Early childhood dental caries occurs in all racial and socioeconomic groups; however, it tends to be more prevalent in children in families belonging to the low-income group, where it is seen in epidemic proportions. Dental caries results from an overgrowth of specific organisms that are a part of normally occurring human flora. Human dental flora is site specific, and an infant is not colonized until the eruption of the primary dentition at approximately 6 to 30 months of age. The most likely source of inoculation of an infant’s dental flora is the mother, or another intimate care provider, shared utensils, etc. Decreasing the level of cariogenic organisms in the mother’s dental flora at the time of colonization can significantly impact the child’s redisposition to caries. To prevent caries in children, high-risk individuals must be identified at an early age (preferably high-risk mothers during prenatal care), and aggressive strategies should be adopted, including anticipatory guidance, behavior modifications (oral hygiene and feeding practices), and establishment of a dental home by 1 year of age for children deemed at risk.
69. Jurić H. Current possibilities in occlusal caries management. Acta Med Acad. 2013 Nov;42(2):216-22.
Dental caries is a multifactorial disease that affects most populations throughout the world and it is still the primary cause of oral pain and tooth loss. The occlusal surfaces of posterior teeth are the most vulnerable sites for dental caries due to their anatomy. Therefore, the aim of the following article is to summarize current knowledge on occlusal caries development and the possibilities of its prevention. Although the overall caries rate today has fallen for populations in industrialized countries, the rate of occlusal surface caries has not decreased. This may be explained with fact that topically applied fluorides and their mode of action prevent caries better on smooth than on occlusal surfaces. As we know, tooth decay of first permanent molars causes a great deal of different short and long term difficulties for patients. Therefore, there is a continuous need for implementation of programs for caries prevention in permanent teeth. Nowadays, we like to treat our patients by minimally invasive methods. A very important step in our effective preventive treatment is sealing pits and fissures as a cornerstone of occlusal caries management. Reliable assessment of caries activity is also very important for defining treatment needs and plans. A very important decision, which should be made during occlusal caries management, is the selection of restorative material according to the treatment plan.
70. Mm J, Nk B, A P. Minimal intervention dentistry – a new frontier in clinical dentistry. J Clin Diagn Res. 2014 Jul;8(7):ZE04-8.
Minimally invasive procedures are the new paradigm in health care. Everything from heart bypasses to gall bladder, surgeries are being performed with these dynamic new techniques. Dentistry is joining this exciting revolution as well. Minimally invasive dentistry adopts a philosophy that integrates prevention, remineralisation and minimal intervention for the placement and replacement of restorations. Minimally invasive dentistry reaches the treatment objective using the least invasive surgical approach, with the removal of the minimal amount of healthy tissues. This paper reviews in brief the concept of minimal intervention in dentistry.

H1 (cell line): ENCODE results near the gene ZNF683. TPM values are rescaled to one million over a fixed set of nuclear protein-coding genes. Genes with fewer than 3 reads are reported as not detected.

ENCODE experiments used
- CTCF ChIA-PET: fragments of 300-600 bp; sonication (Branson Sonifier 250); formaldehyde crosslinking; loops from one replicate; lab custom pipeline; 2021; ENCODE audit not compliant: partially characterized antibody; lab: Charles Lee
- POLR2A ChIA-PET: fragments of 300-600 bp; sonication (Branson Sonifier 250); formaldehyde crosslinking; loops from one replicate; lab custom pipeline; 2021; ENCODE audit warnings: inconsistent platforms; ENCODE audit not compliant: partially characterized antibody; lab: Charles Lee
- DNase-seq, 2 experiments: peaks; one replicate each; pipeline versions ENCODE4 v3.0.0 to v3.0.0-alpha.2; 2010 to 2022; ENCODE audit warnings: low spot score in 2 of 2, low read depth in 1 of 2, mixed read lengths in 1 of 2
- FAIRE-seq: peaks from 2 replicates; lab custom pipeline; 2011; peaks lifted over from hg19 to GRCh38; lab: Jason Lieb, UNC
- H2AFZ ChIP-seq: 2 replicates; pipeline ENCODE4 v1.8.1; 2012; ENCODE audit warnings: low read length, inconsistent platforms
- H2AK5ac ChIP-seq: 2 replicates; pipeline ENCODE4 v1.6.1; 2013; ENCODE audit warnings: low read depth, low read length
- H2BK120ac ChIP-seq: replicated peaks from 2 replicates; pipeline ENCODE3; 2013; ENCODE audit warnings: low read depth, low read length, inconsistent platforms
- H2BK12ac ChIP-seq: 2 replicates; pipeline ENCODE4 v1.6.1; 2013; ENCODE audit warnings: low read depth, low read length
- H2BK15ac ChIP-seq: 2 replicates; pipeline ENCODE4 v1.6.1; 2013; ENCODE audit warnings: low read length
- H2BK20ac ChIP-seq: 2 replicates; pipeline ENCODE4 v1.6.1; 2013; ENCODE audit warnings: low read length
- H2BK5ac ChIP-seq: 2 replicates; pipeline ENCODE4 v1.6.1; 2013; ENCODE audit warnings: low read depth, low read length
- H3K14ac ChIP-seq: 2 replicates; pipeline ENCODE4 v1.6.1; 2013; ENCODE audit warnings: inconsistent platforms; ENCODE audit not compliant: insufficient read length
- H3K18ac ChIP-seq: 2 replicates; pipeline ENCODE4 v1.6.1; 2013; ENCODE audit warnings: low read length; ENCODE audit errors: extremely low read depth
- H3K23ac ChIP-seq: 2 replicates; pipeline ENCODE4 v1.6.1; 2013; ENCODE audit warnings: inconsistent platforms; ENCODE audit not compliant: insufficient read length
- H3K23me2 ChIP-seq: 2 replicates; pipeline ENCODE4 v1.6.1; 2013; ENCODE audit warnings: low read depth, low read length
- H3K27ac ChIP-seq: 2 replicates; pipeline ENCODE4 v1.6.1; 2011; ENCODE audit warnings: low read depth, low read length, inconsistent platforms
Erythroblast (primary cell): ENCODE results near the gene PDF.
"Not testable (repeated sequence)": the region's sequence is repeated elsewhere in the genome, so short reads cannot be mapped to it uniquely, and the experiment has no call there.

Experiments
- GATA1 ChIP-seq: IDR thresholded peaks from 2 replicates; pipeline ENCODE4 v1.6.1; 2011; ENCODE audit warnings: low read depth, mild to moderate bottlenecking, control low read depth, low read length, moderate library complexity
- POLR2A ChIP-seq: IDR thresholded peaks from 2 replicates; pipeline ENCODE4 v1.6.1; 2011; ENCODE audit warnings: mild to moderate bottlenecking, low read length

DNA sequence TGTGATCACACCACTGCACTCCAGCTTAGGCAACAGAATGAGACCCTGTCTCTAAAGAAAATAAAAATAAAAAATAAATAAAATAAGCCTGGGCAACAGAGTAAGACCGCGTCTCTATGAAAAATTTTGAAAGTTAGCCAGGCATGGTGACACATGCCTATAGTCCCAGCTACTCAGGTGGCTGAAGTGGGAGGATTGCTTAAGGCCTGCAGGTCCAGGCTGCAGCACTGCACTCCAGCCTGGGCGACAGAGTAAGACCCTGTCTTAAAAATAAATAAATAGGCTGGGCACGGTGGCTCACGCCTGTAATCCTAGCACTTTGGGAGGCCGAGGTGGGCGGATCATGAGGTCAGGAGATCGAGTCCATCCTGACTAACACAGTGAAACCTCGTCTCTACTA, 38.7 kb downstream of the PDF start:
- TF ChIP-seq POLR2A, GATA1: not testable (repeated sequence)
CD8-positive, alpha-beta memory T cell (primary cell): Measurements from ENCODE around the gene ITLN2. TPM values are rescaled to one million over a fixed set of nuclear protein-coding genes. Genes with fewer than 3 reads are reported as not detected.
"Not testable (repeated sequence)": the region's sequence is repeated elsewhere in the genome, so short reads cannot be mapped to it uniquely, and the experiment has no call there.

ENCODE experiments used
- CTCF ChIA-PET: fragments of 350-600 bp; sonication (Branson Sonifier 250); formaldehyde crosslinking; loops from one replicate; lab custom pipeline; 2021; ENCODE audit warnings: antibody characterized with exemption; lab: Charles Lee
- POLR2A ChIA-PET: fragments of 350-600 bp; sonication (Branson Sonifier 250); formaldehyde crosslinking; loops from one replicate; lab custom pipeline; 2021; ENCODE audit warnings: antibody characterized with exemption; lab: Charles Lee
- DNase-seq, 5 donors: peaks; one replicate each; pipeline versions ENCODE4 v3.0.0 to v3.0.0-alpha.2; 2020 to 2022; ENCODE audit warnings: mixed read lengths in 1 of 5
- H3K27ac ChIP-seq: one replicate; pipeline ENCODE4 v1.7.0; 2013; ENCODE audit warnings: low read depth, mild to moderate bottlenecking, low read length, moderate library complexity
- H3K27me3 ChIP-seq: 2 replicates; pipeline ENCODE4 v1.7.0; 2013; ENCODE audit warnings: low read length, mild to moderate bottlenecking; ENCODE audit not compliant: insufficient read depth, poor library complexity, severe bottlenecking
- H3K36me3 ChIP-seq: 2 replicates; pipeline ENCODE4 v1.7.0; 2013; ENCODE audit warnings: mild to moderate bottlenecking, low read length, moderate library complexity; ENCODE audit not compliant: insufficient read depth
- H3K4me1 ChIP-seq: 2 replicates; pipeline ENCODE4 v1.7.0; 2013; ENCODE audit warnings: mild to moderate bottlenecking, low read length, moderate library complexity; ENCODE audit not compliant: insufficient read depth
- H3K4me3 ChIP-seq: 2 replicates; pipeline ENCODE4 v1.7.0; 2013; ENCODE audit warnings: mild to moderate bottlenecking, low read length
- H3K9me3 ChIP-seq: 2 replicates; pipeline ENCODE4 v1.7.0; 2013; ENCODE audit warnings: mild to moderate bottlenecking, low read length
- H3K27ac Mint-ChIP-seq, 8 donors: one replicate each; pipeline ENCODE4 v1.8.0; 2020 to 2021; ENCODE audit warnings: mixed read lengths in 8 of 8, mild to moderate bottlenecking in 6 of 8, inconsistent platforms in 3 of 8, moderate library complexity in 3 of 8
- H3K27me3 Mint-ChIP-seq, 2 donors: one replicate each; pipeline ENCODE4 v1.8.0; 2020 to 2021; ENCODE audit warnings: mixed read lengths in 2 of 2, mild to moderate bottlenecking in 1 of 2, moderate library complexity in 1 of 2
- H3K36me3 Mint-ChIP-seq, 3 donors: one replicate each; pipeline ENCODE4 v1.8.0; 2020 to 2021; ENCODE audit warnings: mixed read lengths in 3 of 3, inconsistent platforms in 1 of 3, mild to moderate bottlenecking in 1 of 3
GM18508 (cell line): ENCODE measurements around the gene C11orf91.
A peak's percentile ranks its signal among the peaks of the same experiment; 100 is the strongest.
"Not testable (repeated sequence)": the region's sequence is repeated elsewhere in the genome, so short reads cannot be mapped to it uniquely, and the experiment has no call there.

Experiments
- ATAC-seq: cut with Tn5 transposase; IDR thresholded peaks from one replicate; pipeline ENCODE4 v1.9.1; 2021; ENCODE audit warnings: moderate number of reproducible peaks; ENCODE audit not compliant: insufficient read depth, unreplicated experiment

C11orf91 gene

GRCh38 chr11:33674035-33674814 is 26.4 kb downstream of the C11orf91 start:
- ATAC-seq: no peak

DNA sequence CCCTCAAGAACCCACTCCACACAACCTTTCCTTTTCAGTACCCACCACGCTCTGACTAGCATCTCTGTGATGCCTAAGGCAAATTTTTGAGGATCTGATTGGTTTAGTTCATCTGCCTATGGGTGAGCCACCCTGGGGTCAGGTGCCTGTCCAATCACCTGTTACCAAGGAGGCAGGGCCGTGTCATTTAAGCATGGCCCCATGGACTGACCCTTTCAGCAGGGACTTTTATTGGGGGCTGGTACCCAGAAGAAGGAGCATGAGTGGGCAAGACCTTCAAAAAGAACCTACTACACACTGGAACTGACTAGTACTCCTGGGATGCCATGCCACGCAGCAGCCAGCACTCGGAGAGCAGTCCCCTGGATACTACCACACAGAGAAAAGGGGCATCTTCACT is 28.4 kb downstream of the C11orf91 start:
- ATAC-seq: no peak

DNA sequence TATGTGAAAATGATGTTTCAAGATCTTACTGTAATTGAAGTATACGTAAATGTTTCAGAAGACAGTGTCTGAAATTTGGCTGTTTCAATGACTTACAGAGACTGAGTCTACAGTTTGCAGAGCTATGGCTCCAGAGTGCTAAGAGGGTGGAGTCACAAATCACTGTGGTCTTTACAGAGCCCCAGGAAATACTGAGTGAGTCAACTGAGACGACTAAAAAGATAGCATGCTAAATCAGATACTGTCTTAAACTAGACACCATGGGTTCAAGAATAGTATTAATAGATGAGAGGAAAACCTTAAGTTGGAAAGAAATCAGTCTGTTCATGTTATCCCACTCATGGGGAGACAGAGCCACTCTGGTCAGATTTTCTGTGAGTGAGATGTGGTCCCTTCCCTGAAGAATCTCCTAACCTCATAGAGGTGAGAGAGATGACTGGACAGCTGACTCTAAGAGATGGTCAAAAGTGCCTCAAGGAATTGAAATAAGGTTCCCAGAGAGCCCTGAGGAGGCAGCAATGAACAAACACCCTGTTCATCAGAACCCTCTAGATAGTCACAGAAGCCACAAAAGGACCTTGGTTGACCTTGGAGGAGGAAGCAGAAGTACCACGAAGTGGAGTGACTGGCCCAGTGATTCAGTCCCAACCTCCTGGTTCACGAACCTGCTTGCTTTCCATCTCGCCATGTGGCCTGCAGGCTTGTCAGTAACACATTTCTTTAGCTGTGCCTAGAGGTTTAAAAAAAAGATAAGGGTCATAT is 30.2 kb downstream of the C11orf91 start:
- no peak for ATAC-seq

71. Bain RE, Gundry SW, Wright JA, Yang H, Pedley S, Bartram JK. Accounting for water quality in monitoring access to safe drinking-water as part of the Millennium Development Goals: lessons from five countries. Bull World Health Organ. 2012 Mar 1;90(3):228-235A.
To determine how data on water source quality aﬀect assessments of progress towards the 2015 Millennium Development Goal (MDG) target on access to safe drinking-water. The criterion used by the MDG indicator to determine whether a water source is safe can lead to substantial overestimates of the population with access to safe drinking-water and, consequently, also overestimates the progress made towards the 2015 MDG target. Monitoring drinking-water supplies by recording both access to water sources and their safety would be a substantial improvement.
72. Poulsen S. Fluoride-containing gels, mouth rinses and varnishes: an update of evidence of efficacy. Eur Arch Paediatr Dent. 2009 Sep;10(3):157-61.
Four new studies were identified on fluoride-containing gels, one on fluoride mouth rinses and four on fluoride-containing varnishes. Prevented fractions obtained in the permanent dentition were consistent with the estimates found in previous reviews, while the effect obtained on caries in the primary dentition remains uncertain. The only study that compared the effect of different fluoride compounds, could not find any difference.
The effect of the three methods on caries in the permanent dentition is well described, while the effect on caries in the primary dentition remains to be determined. The effect of choice of fluoride compound is also not known.
73. Turner L, Mupparapu M, Akintoye SO. Review of the complications associated with treatment of oropharyngeal cancer: a guide for the dental practitioner. Quintessence Int. 2013 Mar;44(3):267-79.
We identified the most common complications associated with the treatment of oral cancers. Based on the information gathered, there is evidence that survival of OPC extends beyond eradication of the diseased tissue. Understanding the potential treatment complications and utilizing available resources to prevent and minimize them are important. Caring for OPC survivors should be a multidisciplinary team approach involving the dentist, oncologist, internist, and social worker to improve the currently stagnant 5-year survival rate of OPC. More emphasis on improved quality of life after elimination of the cancer will ultimately improve OPC survivorship.